BEIRUT: Four members of Hezbollah, including a senior military commander, were accused Thursday of the 2005 assassination of former statesman Rafik Hariri, as the U.N.-backed court probing the crime issued its first indictment to authorities in Beirut.
State Prosecutor Saeed Mirza confirmed that he had received a sealed indictment from the Special Tribunal for Lebanon. A judicial source told The Daily Star that the indictment identified four suspects as Mustafa Badreddine, Salim al-Ayyash, Hasan Oneissy and Asad Sabra.
Badreddine, Hezbollah’s military commander, was accused of masterminding the plot to kill Hariri. Ayyash, another senior party official, was accused of carrying out the attack, the source added.
“I will now examine the indictment and the warrants to take the appropriate measures,” Mirza said after meeting with three STL officials in Beirut.
U.N. Secretary-General Ban Ki-moon urged “all states” to cooperate with the international tribunal.
Washington welcomed the indictment and urged the government in Beirut to act on it.
Former Prime Minister Saad Hariri, who entered politics following his father’s assassination, called the release of the indictment an “historic moment.”
“This progress in the course of justice and the Special Tribunal is for all the Lebanese without any exception, and it should be a turning point in the history of fighting organized political crime in Lebanon and the Arab world,” he said in a statement.
Hariri also appealed to political parties to continue Lebanon’s commitment to the tribunal.
“Responsibility requires that everyone … refrain from disturbing the course of justice, and to find in the announcement of the indictment an opportunity for the Lebanese state to assume its responsibilities, as well as the Lebanese government’s commitment to cooperate fully with the international tribunal and not to evade pursuing the accused and handing them over to justice, which is a guarantee of democracy and stability,” Hariri said.
“The Lebanese government is invited politically, nationally, legally and morally, to implement Lebanon’s obligations toward the Special Tribunal for Lebanon, and nobody has an excuse to escape from this responsibility.”
The international court said it would not comment on the contents of the indictment and stressed that names appearing in it should be considered innocent until proven otherwise.
“The confirmation of the indictment means that [STL Pre-Trial] Judge Daniel Fransen is satisfied that there is prima facie evidence for this case to proceed to trial,” an STL statement said. “This is not a verdict of guilt and any accused person is presumed innocent unless his or her guilt is established at trial.
“At this time, the STL has no comment on the identity or identities of the person or persons named in the indictment,” the court added.
“Indeed, Judge Fransen has ruled that the indictment shall remain confidential in order to assist the Lebanese authorities in fulfilling their obligations to arrest the accused.”
Hezbollah declined to comment on the indictment, although its television channel Al-Manar reported that the indictment’s content proved the court “is politicized.”
There have been increased fears in Beirut of sectarian conflict over the court in recent weeks, with several of those opposed to the STL warning that civil strife could follow the indictment.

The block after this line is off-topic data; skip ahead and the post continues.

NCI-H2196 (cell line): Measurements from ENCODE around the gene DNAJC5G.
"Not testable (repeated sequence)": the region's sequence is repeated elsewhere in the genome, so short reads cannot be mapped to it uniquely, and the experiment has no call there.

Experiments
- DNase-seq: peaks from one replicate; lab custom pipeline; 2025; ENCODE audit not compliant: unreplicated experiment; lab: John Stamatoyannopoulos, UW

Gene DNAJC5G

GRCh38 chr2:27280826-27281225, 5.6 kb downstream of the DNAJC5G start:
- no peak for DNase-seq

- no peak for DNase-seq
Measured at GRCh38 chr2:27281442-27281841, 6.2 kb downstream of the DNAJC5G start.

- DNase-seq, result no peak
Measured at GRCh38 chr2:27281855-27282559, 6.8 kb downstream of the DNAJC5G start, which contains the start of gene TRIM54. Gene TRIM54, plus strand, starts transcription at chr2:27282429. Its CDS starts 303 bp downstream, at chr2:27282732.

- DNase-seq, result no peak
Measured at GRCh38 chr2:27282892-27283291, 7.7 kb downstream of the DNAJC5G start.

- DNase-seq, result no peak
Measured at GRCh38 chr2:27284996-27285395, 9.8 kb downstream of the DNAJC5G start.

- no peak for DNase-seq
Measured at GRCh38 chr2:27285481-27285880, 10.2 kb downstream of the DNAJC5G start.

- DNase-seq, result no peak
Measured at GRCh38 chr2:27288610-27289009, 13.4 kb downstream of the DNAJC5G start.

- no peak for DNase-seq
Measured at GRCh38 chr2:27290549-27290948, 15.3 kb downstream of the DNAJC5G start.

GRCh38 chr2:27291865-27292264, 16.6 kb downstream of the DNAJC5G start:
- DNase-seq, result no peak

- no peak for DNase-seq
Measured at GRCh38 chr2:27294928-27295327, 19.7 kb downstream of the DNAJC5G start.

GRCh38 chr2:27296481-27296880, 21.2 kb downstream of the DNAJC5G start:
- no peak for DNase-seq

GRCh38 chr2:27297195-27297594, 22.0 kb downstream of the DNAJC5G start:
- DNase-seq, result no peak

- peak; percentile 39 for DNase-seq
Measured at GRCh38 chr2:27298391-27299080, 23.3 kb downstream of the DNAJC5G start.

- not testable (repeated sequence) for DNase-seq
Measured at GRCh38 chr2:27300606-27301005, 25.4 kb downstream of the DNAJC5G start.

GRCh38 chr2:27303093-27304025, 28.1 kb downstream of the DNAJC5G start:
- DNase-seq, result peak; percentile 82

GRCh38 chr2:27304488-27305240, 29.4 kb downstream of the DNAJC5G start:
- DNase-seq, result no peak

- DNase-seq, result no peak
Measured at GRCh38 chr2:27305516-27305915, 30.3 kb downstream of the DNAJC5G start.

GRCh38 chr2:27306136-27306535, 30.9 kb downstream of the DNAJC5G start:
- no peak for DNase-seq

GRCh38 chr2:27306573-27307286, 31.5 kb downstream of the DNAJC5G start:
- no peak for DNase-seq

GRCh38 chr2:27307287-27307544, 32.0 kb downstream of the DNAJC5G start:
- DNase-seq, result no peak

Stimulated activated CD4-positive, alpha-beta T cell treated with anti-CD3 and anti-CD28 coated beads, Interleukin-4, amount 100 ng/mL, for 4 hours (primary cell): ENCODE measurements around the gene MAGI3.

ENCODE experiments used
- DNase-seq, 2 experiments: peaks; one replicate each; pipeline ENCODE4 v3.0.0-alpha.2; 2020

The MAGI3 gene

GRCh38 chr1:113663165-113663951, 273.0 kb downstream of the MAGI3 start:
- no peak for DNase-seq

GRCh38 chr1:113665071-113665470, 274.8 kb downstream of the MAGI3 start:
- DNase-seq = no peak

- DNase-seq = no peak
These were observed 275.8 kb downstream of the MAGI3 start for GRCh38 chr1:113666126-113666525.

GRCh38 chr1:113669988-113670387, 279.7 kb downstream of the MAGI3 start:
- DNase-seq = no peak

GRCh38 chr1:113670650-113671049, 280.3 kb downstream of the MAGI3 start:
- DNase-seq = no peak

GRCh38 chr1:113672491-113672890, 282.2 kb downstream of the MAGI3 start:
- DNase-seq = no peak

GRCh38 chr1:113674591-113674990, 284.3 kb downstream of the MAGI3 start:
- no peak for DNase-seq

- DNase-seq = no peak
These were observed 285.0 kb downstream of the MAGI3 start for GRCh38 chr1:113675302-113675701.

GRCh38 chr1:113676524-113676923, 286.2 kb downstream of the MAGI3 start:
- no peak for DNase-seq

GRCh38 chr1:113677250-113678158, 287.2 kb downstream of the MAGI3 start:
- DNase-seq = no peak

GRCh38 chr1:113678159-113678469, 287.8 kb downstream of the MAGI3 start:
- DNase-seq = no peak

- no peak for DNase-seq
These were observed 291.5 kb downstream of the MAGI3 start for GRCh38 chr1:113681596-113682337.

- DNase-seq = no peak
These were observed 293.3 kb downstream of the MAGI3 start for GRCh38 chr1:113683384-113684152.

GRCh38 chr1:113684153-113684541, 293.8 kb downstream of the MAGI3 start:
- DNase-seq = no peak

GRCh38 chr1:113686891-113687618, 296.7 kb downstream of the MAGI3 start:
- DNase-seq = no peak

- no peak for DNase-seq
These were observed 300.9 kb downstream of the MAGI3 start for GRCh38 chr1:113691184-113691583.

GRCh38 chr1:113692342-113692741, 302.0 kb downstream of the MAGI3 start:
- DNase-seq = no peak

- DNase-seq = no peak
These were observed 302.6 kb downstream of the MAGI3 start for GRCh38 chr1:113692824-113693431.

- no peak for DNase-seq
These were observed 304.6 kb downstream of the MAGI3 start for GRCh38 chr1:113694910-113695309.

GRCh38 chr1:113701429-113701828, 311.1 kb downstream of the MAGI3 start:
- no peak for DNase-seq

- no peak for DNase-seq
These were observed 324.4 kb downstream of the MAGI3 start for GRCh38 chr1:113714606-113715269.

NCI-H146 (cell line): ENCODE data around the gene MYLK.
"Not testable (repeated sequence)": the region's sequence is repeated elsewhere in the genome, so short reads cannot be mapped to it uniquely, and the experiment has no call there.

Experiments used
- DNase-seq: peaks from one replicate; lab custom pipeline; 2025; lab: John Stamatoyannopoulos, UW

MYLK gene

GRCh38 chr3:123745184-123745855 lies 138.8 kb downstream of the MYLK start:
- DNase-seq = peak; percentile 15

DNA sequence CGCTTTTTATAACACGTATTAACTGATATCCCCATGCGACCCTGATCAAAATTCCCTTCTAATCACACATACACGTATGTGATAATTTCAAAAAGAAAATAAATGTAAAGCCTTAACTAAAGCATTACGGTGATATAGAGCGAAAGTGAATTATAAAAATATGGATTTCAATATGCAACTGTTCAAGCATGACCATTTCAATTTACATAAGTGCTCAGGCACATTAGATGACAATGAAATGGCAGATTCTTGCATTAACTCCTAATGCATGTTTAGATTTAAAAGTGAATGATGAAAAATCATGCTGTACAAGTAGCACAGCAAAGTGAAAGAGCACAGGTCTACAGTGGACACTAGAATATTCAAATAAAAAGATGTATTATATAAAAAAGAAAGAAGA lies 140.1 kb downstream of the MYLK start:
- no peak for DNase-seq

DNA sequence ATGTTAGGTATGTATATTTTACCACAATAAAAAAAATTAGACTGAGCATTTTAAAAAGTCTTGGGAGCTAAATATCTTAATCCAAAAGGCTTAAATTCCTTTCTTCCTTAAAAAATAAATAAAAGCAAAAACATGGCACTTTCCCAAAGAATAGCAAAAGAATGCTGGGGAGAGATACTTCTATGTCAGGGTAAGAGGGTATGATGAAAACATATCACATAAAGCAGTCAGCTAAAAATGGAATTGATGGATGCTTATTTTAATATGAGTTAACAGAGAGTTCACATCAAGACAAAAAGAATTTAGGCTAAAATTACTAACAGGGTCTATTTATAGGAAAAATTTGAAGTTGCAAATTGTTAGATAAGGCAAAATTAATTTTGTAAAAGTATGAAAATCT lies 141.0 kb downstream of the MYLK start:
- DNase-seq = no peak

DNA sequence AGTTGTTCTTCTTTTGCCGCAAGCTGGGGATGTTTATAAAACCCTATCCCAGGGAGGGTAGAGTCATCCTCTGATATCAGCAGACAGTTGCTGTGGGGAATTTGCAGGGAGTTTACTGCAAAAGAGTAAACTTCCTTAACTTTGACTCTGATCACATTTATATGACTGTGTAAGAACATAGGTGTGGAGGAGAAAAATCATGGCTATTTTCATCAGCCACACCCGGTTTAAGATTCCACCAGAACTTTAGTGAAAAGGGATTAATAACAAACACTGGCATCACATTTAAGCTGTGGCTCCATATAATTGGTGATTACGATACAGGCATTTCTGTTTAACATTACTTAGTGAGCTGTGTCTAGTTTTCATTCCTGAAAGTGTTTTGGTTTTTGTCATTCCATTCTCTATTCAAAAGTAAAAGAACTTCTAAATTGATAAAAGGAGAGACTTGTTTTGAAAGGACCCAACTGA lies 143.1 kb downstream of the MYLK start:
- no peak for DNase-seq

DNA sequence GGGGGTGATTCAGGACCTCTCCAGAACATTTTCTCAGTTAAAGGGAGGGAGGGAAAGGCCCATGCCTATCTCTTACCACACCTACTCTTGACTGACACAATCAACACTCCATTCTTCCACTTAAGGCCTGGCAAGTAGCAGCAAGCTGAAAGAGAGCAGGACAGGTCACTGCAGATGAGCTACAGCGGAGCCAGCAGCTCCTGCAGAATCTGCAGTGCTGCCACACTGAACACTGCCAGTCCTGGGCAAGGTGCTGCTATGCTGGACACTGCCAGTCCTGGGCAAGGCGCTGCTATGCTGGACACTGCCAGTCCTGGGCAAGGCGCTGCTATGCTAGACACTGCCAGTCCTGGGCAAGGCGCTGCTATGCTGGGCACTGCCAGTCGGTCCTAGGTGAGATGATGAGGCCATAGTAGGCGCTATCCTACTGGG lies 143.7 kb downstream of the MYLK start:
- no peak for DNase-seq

Cabinet, which finally completed its policy statement following the indictment’s release, stopped short of reiterating the country’s commitment to the STL, which Lebanon signed with the U.N. in 2007.
The statement, the text of which was not officially released before being submitted to Parliament, stressed Lebanon’s respect of U.N. resolutions and pledged to follow the tribunal’s path in order to reach the truth about Hariri’s assassination, according to Mikati.
While Lebanon is obligated under U.N. Security Council Resolution 1757 to uphold cooperation with the court, the reported intent of the STL to arrest senior Hezbollah members has raised questions over the March 8 government’s willingness to continue supporting the tribunal.
The court said that Lebanon was legally obliged to see through its commitment. “U.N. Security Council Resolution 1757 and the provisions of its annexes are clear on the steps that must be taken by the Lebanese authorities,” its statement said. “These include the service of the indictment on the accused person or persons, their arrest and detention, as well as their transfer to the STL.
“Under the STL’s Rules of Procedures and Evidence, the Lebanese authorities have to report to the STL on the measures that they have taken to arrest the accused, at least within 30 days of the transmission of the indictment,” the court added.
Five-time Prime Minister Rafik Hariri was killed when a massive car bomb struck his motorcade as it sped through Downtown Beirut on Feb. 14, 2005. Twenty-two others were killed in the attack, which prompted mass demonstrations leading to the withdrawal of Syrian troops from Lebanon after three decades of military tutelage.
The immediate aftermath of the attack saw a slew of accusations leveled against Damascus, which has consistently denied involvement. The STL issues indictments to all states in which it is believed suspects are living.
A source told The Daily Star that the STL delegation would soon head to Damascus “on a similar mission” to that which saw Mirza in possession of arrest warrants Thursday.
In a media advisory following the indictment release, the Special Tribunal said that arrest warrants “may also be sent to relevant international authorities including INTERPOL.”